The typical ancient Greek house was a place where the man of the family
was proud to live. Within the walls of the house, no one could treat
him with any form of disrespect at any possible time. The house was the
heart of the man, in which he had no choice but to protect it and its
living and non-living contents.
The Essence of the
One worry of all homeowners in the classical times was the house.
The threat of an intruder filled the mind of the man of the family,
especially when away from the house. Both work and war kept the man
away from his home, leaving an invitation for neighborhood men and
outsiders to have their way with his wife, daughter(s) and sons, and the
family's belongings. The lack of home security brought the pressures
of protecting the house and everything within to a challenging height.
The Greek term oikos is an equivalent to a man's area, which is the
space that he has the sole responsibility to protect, so that present and
future generations can dwell in the home already prepared by the man.
At that time, only men were allowed to own land, which left a mark for a
male homeowner's son to see to. When the man of the family died, the
son would take over and then take on the same responsibilities as his
father once did. Since the home was such an important aspect of
Greek civilization, a detailed description of the common house and its
rooms will help bring the society's physical form into a more
comprehensive view. Throughout Ancient Greece, houses came in two
forms: the northern and southern style. These two types of homes
varied by material, structure, location, and culture. Due to the
shortage of information on the houses, historians have made some
assumptions as to the details of the ancient house and its uses.
Inside the House
Within the typical house of the ancient times, the functions of some rooms
in the houses are obvious, while some are unknown today. But the
evaluations of the interiors of these houses have helped researchers
better understand what the typical house was like. Through research
concerning the everyday house, it is now known what lies inside.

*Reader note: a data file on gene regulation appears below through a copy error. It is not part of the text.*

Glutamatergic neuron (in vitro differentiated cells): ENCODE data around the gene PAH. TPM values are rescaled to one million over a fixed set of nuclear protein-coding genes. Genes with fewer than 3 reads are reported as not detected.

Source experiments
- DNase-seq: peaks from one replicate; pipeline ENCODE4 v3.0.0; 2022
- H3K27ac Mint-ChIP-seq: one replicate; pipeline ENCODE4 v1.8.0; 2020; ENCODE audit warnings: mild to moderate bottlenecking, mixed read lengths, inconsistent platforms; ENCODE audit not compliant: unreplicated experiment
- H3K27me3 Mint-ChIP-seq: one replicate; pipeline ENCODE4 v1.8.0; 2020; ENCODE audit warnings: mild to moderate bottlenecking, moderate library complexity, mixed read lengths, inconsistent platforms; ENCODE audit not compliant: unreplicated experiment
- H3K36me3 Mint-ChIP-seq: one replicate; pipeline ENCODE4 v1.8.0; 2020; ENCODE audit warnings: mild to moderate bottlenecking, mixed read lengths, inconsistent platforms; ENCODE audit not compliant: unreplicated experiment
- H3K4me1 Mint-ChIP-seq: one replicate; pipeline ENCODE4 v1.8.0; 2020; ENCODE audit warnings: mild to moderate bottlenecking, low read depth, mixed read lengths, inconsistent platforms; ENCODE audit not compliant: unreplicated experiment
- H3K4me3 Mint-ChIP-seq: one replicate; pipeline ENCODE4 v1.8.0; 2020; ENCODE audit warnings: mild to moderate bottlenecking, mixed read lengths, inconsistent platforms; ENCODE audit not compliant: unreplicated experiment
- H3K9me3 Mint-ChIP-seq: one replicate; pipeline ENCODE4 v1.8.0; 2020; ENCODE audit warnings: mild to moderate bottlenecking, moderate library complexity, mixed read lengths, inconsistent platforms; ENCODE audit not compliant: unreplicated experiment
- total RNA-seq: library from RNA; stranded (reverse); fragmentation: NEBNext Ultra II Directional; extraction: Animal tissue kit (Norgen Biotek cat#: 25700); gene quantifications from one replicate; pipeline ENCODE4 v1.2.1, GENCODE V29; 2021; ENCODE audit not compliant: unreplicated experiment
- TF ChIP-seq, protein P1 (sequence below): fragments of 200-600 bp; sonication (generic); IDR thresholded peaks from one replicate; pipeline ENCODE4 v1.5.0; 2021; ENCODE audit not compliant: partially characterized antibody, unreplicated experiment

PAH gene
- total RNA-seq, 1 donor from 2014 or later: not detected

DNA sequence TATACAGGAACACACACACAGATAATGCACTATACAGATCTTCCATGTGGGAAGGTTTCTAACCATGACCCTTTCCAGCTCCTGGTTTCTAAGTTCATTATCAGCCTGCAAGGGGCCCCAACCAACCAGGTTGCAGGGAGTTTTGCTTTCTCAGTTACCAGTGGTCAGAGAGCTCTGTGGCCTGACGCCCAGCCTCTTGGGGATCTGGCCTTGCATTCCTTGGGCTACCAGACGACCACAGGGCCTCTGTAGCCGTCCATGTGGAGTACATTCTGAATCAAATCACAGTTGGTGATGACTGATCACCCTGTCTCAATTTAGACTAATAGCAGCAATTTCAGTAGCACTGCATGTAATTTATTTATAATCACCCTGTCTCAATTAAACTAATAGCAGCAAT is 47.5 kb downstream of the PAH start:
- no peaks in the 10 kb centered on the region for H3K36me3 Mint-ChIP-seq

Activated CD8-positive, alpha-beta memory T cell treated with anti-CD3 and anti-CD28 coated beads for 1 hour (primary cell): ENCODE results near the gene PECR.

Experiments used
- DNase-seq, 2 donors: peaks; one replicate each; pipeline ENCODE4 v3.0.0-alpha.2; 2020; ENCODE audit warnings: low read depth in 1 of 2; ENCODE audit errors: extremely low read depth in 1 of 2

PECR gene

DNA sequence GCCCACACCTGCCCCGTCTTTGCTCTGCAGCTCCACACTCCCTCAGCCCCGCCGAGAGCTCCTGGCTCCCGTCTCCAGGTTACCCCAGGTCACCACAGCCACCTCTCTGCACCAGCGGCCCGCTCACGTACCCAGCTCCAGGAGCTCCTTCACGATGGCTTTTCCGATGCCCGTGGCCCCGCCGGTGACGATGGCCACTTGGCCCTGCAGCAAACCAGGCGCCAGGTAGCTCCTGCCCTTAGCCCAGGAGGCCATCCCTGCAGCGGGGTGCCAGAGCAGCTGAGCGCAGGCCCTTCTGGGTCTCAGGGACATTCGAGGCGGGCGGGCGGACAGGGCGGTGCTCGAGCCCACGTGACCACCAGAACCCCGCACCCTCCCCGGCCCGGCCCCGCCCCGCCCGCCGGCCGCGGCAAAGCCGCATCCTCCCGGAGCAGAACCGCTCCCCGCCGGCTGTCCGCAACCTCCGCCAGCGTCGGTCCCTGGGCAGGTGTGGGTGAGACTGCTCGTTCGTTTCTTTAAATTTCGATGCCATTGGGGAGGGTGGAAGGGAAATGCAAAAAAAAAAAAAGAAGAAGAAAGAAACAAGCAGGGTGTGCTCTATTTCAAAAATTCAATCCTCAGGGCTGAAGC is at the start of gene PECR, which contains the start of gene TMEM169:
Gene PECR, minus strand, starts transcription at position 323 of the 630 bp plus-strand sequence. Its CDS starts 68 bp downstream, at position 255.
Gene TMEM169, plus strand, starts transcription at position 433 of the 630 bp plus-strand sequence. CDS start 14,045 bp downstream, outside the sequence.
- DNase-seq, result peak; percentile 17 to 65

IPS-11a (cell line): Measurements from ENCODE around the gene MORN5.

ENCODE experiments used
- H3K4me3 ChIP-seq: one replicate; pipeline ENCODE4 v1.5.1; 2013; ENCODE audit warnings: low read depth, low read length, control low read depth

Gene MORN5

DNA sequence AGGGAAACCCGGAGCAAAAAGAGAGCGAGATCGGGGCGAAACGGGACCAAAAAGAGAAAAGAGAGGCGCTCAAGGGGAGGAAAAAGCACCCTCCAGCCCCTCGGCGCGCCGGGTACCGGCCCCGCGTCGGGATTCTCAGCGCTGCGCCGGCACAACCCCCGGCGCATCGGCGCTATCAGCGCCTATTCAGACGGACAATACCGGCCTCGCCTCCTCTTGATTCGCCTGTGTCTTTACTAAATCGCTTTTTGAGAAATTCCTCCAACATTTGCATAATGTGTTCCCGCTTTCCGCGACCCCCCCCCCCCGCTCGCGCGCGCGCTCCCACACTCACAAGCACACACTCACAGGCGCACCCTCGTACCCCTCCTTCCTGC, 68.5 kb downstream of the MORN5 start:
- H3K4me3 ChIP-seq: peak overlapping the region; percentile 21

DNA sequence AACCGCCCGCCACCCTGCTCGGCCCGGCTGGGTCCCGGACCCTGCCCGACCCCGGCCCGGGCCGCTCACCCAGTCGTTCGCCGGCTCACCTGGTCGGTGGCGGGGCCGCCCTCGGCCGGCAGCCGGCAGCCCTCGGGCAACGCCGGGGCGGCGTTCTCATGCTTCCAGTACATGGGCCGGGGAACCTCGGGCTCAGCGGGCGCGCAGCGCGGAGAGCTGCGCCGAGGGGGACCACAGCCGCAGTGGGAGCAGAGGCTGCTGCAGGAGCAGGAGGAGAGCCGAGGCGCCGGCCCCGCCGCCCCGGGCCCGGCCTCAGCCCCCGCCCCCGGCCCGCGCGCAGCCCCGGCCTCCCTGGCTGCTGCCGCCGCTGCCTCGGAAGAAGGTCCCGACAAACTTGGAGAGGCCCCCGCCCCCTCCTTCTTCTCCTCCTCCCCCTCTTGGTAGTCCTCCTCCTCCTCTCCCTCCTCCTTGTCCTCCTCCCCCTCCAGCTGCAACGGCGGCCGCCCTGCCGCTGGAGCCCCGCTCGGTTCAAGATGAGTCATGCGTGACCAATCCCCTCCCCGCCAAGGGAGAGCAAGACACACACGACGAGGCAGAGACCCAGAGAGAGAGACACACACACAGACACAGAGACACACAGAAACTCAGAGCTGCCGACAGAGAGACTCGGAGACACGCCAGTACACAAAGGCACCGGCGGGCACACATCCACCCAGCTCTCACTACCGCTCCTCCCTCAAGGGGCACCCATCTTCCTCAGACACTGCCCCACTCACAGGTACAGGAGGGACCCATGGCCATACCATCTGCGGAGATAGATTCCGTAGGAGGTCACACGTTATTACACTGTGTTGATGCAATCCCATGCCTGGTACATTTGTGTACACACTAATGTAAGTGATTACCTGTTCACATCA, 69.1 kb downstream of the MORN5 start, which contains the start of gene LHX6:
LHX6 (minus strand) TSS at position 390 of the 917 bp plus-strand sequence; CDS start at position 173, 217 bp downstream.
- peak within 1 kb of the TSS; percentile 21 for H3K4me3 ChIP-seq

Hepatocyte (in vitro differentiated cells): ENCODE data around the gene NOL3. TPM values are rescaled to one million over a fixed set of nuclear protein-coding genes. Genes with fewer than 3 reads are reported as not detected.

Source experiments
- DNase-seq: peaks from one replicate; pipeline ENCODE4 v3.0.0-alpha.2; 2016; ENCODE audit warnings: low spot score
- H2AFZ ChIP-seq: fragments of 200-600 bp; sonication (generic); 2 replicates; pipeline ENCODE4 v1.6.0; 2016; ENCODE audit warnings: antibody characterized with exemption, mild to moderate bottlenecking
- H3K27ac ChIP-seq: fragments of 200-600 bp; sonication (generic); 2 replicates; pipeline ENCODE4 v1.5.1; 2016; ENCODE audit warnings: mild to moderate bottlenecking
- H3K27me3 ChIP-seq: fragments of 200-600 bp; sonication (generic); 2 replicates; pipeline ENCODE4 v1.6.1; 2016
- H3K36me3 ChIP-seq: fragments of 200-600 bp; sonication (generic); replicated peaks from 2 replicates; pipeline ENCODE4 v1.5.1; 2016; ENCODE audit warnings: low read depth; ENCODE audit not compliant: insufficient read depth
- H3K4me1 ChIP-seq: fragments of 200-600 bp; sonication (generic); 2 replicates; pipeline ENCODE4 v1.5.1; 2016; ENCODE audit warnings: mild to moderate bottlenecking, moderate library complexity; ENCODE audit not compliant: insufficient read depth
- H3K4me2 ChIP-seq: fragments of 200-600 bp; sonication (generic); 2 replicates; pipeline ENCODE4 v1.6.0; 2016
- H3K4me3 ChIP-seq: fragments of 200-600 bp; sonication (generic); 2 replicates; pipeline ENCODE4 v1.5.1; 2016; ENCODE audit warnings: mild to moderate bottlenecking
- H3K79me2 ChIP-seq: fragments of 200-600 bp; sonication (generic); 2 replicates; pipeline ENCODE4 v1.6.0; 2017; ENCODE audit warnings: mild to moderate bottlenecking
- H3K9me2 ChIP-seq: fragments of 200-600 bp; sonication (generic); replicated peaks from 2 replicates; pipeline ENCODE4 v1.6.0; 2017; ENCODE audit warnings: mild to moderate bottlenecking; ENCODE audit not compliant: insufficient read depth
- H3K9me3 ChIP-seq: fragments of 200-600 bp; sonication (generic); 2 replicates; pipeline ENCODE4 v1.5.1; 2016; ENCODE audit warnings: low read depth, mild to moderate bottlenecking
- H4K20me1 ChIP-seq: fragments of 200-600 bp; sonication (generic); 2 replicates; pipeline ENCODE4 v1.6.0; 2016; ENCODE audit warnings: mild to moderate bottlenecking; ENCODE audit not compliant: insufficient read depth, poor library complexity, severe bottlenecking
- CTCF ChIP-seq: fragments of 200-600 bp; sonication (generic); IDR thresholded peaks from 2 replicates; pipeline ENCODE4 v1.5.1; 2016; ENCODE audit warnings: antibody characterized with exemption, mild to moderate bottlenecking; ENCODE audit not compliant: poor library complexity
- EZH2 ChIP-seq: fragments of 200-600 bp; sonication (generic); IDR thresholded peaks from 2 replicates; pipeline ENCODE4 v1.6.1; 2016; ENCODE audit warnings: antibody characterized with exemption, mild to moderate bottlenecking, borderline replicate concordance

Evidence has shown that these houses contained rooms equivalent to a main
hall, courtyard, staircase, entrance, second entrance, upper floor for
guests and slaves, and a number of public rooms that border the courtyard.
One example is a house in the town of Olynthos. In the second
millennium BC, in Mallia, Crete, a wealthy merchant's house (as we
suppose) contained a vestibule, a main corridor, a group of small
storerooms, a bathroom, an eating and sleeping room, reception room, and
former stores. There were also houses of smaller size, owned by the
less wealthy, consisting of only basic necessary rooms. These houses
possessed simple qualities that have been tagged lower class.
General information about the rooms is rather clear, but the furniture in
the house made each room unique. The Greeks used practicality to
furnish their houses and they also borrowed some Egyptian techniques to
build the furniture. Their home furnishings consisted of countless
stools and chairs, some of which borrowed the folding X-frame from the
Egyptians; a bed was made out of a thick board on four legs with a
blanket, or by weaving string across of wooden frame, and chests were used
in place of cupboards. Mattresses were made of sacks filled with
leaves, which was actually comfortable to the people at the time. By
today's standards, many would say this method is unbearable, compared to
the spring mattress.
The ancient Greeks lived in
a very enclosed manner as rows of five houses lined a typical street at
those times. The plot of land (like Olynthos) which the houses sat
was typical of a rectangular shape with the rows of houses lined up one
next to the other. This method of building was accomplished using
the supporting wall structure of the neighboring house to keep the next
house standing. Given that the rows of houses shared materials, the
construction of a neighboring building would be somewhat shorter and more
efficient than building a free standing structure depending on no other
The House Lives On
The Greek style house has branded different landscapes and cities with its
unique ways. Greek influence has overcome Italian sites, such as
Sicily, because the Greeks once occupied that area. The Romans and
those in the area might owe Greece their innovations of the living
quarters of the common man.